Recently, transient elastography has become available as a new method in the non-invasive assessment of liver fibrosis. Although earlier studies had been performed on Caucasian patients with chronic hepatitis C, more recent studies have shown transient elastography to be similar in accuracy for Asian patients and in patients with chronic hepatitis B [13–17]. Initial studies have shown that liver stiffness measurement with transient elastography correlated well with underlying liver fibrosis, with good diagnostic performance [1–4]. Most of these studies have been performed on patients with chronic hepatitis C, with less available data on chronic hepatitis B. Even less data are available with regard to liver stiffness measurement during the time of hepatitis flare.
A recent study performed by Arena et al.  of 18 patients with acute viral hepatitis [hepatitis A (n = 7), B (n = 8), and C (n = 3)] has shown a significant correlation between liver stiffness and serum aminotransferase levels, concluding that liver stiffness measurement is not reliable in the context of acute hepatitis. In that particular study, the timing of liver stiffness measurements was performed with regard to the defined ALT levels after an episode of flare, namely at the time when ALT halved, and finally at the time when ALT was reduced to <2 × ULN. In another study performed by Sagir et al.  of 20 patients with hepatitis flares [hepatitis A (n = 1), hepatitis B (n = 8), toxic (n = 8), and autoimmune hepatitis (n = 3)], liver stiffness was found to be elevated in the absence of severe fibrosis or cirrhosis during the time of flare. The correlation between ALT levels and the liver stiffness measurement was done by pooling the measurements from 20 patients. The longitudinal data on liver stiffness were available in a limited number of patients. In contrast to these two previous studies, the current study looks specifically at those patients with acute severe flare of hepatitis B, followed up for 1 year, with liver stiffness measurement performed at specific time points, namely, at the time of the severe flares, 1, 3–6, and 12 months after these flares.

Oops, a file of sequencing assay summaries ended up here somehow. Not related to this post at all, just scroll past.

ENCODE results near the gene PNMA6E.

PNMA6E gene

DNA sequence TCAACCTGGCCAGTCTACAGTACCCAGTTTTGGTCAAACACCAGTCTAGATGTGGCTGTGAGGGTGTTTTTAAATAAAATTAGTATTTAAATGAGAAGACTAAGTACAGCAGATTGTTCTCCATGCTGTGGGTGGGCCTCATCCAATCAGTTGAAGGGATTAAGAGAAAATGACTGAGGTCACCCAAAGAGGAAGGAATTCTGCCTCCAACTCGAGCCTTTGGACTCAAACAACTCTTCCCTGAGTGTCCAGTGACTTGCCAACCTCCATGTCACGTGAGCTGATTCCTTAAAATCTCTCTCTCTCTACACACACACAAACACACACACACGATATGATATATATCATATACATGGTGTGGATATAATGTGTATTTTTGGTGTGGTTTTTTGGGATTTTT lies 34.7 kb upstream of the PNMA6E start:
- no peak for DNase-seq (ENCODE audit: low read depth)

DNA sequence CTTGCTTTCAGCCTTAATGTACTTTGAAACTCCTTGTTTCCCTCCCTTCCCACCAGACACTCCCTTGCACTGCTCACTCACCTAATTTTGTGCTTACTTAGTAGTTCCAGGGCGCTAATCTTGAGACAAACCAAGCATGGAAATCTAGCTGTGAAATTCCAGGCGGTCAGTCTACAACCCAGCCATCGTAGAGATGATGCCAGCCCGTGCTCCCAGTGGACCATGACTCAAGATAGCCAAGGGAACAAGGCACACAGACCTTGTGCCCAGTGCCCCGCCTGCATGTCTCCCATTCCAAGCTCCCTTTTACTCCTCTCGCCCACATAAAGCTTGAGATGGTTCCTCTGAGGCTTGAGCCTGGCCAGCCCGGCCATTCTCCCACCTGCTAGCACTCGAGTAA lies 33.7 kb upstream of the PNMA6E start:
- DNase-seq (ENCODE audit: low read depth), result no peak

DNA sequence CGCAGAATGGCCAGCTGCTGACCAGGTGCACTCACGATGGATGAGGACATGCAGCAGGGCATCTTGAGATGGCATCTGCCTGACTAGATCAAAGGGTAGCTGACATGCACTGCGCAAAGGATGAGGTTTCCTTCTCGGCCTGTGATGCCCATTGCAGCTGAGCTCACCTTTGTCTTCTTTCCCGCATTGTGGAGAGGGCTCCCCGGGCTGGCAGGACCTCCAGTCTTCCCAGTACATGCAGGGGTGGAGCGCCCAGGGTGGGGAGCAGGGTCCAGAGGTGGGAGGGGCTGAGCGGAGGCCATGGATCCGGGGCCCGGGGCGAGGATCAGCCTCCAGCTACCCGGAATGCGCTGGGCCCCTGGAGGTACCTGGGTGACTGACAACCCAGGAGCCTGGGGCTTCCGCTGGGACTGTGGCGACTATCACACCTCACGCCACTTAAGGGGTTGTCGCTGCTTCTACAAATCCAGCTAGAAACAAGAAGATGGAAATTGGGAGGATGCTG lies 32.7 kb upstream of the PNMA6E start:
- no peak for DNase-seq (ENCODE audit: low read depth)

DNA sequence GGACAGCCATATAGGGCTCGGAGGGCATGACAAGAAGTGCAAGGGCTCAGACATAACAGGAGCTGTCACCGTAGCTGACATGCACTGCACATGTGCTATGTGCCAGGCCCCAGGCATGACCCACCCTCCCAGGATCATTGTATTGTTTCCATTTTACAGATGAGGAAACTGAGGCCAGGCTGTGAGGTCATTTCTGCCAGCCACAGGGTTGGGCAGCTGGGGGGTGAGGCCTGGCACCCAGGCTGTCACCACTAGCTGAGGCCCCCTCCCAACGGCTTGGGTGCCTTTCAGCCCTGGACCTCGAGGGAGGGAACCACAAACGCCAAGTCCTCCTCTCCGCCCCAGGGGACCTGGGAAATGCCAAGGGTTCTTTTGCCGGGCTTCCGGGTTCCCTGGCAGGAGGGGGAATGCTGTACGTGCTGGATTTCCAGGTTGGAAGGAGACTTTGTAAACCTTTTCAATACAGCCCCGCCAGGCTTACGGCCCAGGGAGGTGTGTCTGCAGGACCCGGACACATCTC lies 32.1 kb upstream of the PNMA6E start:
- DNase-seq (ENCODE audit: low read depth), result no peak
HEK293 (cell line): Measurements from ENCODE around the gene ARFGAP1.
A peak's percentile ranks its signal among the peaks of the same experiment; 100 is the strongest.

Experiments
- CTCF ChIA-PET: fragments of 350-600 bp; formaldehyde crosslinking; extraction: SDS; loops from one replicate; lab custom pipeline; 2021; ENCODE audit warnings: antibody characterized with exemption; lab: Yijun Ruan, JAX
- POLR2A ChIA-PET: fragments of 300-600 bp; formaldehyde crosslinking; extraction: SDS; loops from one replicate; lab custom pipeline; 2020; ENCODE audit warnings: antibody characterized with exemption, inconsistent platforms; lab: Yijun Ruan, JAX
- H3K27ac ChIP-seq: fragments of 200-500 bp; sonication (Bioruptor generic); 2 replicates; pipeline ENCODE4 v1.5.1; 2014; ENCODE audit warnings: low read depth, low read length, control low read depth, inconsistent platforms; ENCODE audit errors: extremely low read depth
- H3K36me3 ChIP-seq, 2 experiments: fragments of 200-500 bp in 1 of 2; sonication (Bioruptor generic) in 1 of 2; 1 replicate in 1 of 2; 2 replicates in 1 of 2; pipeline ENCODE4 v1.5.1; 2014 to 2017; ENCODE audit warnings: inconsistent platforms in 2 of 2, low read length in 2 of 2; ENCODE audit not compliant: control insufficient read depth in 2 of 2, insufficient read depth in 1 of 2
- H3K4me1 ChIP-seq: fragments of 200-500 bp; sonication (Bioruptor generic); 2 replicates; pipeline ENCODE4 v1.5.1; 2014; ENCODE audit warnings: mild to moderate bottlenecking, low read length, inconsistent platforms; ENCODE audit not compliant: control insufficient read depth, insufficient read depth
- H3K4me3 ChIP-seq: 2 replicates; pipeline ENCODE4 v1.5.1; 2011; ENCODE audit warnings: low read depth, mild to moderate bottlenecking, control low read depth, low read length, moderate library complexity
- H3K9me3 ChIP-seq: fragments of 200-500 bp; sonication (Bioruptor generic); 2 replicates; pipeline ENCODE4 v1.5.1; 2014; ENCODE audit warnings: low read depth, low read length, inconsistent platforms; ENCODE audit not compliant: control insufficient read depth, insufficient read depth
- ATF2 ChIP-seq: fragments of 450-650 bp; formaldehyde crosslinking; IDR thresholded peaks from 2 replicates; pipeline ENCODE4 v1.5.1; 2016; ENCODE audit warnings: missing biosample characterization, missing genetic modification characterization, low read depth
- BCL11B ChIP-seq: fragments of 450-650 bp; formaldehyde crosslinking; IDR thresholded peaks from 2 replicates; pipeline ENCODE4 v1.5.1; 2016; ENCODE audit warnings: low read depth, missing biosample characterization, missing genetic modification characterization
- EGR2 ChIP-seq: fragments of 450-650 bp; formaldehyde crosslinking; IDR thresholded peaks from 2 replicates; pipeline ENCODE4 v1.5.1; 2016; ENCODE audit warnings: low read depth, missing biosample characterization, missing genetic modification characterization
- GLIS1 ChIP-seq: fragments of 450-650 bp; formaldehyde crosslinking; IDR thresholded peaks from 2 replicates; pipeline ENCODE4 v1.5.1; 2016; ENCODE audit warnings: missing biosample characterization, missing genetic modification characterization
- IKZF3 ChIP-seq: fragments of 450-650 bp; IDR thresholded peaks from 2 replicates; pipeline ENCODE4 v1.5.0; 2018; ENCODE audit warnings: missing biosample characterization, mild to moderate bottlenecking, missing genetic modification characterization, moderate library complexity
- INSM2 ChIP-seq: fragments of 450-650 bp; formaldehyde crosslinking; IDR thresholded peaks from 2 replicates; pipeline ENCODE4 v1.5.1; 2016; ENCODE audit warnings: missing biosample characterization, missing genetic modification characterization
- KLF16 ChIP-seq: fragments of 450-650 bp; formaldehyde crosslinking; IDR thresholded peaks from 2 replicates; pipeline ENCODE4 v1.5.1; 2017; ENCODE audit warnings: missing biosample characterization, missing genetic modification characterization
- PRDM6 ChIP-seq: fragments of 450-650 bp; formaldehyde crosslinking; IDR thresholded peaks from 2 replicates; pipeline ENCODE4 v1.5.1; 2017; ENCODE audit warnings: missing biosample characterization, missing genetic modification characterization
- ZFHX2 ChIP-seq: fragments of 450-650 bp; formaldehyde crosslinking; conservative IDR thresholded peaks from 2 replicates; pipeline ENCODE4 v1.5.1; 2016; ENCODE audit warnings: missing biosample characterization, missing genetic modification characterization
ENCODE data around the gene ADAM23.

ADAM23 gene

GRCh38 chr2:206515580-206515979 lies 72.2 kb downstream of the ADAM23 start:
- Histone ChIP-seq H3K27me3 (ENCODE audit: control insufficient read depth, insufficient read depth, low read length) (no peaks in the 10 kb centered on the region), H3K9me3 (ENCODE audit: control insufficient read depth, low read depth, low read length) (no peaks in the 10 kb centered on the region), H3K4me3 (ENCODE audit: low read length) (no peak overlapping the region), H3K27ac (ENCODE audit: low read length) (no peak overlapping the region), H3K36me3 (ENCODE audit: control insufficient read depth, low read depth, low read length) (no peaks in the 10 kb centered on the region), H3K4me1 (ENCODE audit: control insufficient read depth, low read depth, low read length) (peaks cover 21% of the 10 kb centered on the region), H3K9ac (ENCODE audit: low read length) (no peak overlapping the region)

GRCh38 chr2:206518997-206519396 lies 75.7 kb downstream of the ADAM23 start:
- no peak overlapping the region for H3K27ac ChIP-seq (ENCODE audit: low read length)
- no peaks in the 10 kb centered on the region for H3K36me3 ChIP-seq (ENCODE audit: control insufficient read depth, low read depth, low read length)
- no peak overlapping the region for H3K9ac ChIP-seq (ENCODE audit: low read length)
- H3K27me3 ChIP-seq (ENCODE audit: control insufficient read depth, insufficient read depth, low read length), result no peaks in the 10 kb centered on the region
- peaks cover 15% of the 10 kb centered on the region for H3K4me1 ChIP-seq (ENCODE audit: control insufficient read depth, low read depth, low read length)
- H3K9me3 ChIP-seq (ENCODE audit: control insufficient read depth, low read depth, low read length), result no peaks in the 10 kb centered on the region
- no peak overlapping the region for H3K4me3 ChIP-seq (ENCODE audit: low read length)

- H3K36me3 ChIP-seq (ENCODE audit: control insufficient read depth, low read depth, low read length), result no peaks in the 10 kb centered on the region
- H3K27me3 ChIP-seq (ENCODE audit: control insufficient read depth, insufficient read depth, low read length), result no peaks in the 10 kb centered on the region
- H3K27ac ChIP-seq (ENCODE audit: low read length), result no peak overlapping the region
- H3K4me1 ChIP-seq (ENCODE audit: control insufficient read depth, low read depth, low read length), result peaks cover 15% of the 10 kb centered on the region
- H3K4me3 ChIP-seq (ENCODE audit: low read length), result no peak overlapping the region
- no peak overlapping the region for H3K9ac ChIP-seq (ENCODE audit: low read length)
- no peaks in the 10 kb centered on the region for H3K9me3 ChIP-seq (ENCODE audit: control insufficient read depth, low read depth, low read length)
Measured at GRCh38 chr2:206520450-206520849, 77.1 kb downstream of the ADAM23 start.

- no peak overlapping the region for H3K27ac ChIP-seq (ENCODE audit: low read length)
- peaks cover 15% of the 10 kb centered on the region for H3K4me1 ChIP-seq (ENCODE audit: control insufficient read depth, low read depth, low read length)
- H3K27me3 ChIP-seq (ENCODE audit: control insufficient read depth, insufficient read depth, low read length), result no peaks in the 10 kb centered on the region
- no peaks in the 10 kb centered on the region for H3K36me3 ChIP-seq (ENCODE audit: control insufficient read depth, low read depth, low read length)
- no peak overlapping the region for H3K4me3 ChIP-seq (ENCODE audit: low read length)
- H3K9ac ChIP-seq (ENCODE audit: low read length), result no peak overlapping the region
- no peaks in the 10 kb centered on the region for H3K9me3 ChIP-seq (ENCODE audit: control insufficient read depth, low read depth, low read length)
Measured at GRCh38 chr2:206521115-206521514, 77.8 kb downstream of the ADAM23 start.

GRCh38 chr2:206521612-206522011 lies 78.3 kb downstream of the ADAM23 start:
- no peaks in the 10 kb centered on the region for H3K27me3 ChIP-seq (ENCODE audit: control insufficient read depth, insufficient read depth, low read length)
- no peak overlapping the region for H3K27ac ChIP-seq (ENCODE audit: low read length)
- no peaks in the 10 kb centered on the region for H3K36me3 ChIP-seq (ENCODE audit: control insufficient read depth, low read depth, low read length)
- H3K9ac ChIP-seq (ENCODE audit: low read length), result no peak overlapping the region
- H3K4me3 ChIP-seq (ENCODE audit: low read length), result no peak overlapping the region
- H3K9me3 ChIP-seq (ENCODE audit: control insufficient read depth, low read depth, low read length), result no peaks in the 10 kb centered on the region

We identified several significant factors which correlated with liver stiffness during an acute flare, including higher bilirubin, ALT, and prothrombin time, and lower albumin and platelet levels. The baseline ALT and platelet levels, however, were not shown to be correlated with liver stiffness at 3–6 or at 12 months. By contrast, the baseline albumin level was shown to be inversely correlated to liver stiffness at baseline, after 3–6, and at 12 months. There was a trend for correlation with baseline bilirubin level and prothrombin time with liver stiffness at 12 months. This suggests that baseline parameters such as bilirubin, prothrombin time, and albumin may indicate underlying pre-existing damage to the liver already and is more predictive of long-term outcome rather than the severity of the ALT rise at the time of hepatitis flare. By stratifying the ALT levels, a significantly higher liver stiffness measurement was shown only for patients with ALT higher than 2,000 U/L. The significance of this remains to be defined.
Most of the decline in liver stiffness after a severe flare occurs within the first 6 months, with only further minimal reduction from 6 to 12 months. These results suggest that after an acute hepatitis B flare, liver stiffness returns close to its background level by 3–6 months, with further minimal decline over the next 6 months. This is in keeping with a larger population study of 1,315 CHB patients, whereby the median liver stiffness was found to be 6.7 kPa, which is comparable to the value of 6.9 kPa at 12 months after flare in the present study population . Although the decline in liver stiffness in our patients may be partly related to reversal of fibrosis with antiviral therapy, it is likely that the major cause of the decline was due to decrease in inflammatory activities. Liver stiffness measurements should be performed at least 6 months after resolution of severe flares (e.g. ALT < 2 × ULN). If the results remain unexpectedly high, we would recommend repeating another scan in a further 6 months time, as we have shown that there is a further significant decline in liver stiffness between 3–6 and 12 months. Moreover, in those patients with a persistently high measurement at 12 months, a further scan is recommended, as in the current study, these patients had further decline in their liver stiffness at the time of last follow-up. This would give a more accurate assessment of the degree of background severe fibrosis or cirrhosis.